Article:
It collects most of the lymph in the body (except that from the right arm and the right side of the chest, neck and head, which is collected by the right lymphatic duct) and drains into the systemic (blood) circulation at the left subclavian vein.
Location and direction of flow
It extends vertically in the chest and curves posteriorly to the left carotid artery and left jugular vein at the C7 vertebral level to empty into the junction of the left subclavian vein and left jugular vein, below the clavicle, near the shoulders.
Volume, mechanism, and direction of flow
In adults, the thoracic duct transports up to 4 L of lymph per day.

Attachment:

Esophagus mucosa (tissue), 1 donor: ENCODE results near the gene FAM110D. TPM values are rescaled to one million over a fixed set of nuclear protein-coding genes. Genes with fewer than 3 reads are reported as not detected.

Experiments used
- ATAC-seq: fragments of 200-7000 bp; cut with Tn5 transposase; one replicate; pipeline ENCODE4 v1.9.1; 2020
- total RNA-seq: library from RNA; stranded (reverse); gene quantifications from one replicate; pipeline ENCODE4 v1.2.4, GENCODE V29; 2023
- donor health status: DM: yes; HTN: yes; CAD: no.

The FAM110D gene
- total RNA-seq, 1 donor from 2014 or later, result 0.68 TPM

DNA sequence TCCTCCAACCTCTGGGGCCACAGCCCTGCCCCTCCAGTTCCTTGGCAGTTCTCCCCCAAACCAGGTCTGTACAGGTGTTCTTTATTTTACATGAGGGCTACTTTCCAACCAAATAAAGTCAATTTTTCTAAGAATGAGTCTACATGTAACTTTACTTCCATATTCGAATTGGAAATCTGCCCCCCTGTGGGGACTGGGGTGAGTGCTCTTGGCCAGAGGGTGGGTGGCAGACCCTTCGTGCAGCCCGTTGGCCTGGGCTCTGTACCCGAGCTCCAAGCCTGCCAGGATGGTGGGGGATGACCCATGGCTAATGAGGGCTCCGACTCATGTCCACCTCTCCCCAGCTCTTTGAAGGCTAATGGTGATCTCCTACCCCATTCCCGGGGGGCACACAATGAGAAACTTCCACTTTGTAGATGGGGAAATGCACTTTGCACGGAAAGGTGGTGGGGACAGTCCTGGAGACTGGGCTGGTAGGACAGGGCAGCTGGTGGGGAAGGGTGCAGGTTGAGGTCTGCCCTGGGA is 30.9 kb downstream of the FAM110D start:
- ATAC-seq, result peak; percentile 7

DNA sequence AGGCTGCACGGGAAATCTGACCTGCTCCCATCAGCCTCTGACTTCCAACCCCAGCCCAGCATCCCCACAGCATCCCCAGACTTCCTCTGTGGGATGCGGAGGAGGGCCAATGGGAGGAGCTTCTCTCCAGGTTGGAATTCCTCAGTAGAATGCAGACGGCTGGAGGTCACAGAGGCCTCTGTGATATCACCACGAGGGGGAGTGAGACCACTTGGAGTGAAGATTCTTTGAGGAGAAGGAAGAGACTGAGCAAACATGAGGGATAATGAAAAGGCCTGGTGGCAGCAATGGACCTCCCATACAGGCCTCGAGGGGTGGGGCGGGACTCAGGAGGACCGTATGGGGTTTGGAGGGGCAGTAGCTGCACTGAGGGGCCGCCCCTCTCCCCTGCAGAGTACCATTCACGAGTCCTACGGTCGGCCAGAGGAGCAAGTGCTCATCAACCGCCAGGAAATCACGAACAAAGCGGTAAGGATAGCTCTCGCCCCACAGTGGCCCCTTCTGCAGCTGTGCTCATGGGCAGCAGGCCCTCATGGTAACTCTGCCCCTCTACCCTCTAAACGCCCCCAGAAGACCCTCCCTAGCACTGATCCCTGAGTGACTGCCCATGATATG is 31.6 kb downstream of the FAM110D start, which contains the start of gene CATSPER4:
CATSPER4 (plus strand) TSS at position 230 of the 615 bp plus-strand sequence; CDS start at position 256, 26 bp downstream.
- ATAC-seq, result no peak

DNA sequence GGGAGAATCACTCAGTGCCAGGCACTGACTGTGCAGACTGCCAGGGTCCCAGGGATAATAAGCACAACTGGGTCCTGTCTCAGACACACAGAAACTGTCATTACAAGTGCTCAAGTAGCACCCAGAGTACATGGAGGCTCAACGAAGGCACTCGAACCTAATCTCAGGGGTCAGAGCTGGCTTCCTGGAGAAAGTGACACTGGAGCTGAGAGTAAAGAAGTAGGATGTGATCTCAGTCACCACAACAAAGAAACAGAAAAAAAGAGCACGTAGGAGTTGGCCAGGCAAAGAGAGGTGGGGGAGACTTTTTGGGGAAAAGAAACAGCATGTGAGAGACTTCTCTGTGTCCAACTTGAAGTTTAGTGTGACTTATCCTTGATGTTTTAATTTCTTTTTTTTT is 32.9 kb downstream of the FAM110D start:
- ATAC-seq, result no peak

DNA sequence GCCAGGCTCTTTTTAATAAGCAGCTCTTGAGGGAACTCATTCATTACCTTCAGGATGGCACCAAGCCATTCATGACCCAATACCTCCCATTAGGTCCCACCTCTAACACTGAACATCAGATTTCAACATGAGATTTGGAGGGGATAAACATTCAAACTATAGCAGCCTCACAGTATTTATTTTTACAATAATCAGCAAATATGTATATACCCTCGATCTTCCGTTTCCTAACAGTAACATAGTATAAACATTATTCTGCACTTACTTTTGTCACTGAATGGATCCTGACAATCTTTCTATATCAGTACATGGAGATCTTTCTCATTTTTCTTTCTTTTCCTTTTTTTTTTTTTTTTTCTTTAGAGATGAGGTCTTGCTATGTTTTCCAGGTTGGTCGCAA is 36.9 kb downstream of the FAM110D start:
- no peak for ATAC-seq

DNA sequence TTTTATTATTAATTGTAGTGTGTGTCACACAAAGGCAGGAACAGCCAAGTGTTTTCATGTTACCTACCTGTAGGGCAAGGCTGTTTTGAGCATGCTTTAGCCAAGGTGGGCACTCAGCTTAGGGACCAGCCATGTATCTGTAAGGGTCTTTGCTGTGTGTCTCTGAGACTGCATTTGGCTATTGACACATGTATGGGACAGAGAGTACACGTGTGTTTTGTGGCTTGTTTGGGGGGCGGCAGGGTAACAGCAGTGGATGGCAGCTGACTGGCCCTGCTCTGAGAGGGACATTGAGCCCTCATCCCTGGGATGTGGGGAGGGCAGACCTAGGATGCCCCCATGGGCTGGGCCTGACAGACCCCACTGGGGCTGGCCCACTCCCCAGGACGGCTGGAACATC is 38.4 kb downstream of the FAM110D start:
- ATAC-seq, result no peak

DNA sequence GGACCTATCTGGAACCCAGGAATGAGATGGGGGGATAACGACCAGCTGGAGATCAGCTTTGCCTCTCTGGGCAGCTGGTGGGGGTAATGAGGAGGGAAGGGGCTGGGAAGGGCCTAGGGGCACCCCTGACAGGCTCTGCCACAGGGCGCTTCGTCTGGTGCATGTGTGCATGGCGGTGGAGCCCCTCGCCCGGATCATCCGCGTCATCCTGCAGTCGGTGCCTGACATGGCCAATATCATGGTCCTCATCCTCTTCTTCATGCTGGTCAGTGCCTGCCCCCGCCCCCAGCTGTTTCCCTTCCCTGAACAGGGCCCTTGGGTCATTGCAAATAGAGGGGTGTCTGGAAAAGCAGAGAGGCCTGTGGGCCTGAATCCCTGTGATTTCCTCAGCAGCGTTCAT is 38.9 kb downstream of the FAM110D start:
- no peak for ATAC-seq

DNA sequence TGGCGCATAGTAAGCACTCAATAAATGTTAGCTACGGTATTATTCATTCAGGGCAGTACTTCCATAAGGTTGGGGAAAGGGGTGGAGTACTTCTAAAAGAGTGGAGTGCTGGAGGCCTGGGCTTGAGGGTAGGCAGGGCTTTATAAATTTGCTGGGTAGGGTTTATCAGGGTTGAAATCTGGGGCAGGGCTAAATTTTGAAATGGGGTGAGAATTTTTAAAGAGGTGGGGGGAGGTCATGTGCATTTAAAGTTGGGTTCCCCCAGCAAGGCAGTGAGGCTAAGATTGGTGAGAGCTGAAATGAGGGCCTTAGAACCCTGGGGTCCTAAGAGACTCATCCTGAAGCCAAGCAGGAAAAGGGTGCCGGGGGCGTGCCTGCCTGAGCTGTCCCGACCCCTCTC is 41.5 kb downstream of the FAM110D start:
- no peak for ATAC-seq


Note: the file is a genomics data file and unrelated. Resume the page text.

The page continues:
The lymph transport in the thoracic duct is mainly caused by the action of breathing, aided by the duct's smooth muscle and by internal one way valves which prevent the lymph from flowing back down again.
There are also two valves at the junction of the duct with the left subclavian vein, to prevent the flow of venous blood into the duct.
The first sign of a malignancy (especially an intraabdominal one) may be an enlarged Virchow's node, a lymph node in the left supraclavicular area, in the vicinity where the thoracic duct empties into the left subclavian vein.
It is also known under various other names including the alimentary duct, chyliferous duct, duct of Pecquet, the left lymphatic duct and Van Hoorne's canal. 
Transverse section of thorax, showing relations of pulmonary artery.
The arch of the aorta, and its branches.
Deep lymph nodes and vessels of the thorax and abdomen (diagrammatic).
The position and relation of the esophagus in the cervical region and in the posterior mediastinum. Seen from behind.
- Template:SUNYAnatomyFigs - "The thoracic duct and azygos venous network."
- Diagram at anatomyatlases.org